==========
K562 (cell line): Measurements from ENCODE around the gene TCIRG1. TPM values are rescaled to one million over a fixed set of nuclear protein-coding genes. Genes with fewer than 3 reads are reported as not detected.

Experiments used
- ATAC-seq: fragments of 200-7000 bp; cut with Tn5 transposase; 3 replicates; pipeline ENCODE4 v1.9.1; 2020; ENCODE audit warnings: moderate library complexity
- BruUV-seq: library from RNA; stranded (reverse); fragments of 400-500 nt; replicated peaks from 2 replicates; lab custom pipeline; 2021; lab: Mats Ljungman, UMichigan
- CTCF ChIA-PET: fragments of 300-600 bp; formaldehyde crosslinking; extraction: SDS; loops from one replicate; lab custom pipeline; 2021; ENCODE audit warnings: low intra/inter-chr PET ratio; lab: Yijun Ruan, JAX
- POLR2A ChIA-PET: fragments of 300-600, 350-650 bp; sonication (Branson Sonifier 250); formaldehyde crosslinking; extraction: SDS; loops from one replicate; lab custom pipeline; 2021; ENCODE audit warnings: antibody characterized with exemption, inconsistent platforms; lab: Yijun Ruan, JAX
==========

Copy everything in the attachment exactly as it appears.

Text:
K562 (cell line): Measurements from ENCODE around the gene TCIRG1. TPM values are rescaled to one million over a fixed set of nuclear protein-coding genes. Genes with fewer than 3 reads are reported as not detected.

Experiments used
- ATAC-seq: fragments of 200-7000 bp; cut with Tn5 transposase; 3 replicates; pipeline ENCODE4 v1.9.1; 2020; ENCODE audit warnings: moderate library complexity
- BruUV-seq: library from RNA; stranded (reverse); fragments of 400-500 nt; replicated peaks from 2 replicates; lab custom pipeline; 2021; lab: Mats Ljungman, UMichigan
- CTCF ChIA-PET: fragments of 300-600 bp; formaldehyde crosslinking; extraction: SDS; loops from one replicate; lab custom pipeline; 2021; ENCODE audit warnings: low intra/inter-chr PET ratio; lab: Yijun Ruan, JAX
- POLR2A ChIA-PET: fragments of 300-600, 350-650 bp; sonication (Branson Sonifier 250); formaldehyde crosslinking; extraction: SDS; loops from one replicate; lab custom pipeline; 2021; ENCODE audit warnings: antibody characterized with exemption, inconsistent platforms; lab: Yijun Ruan, JAX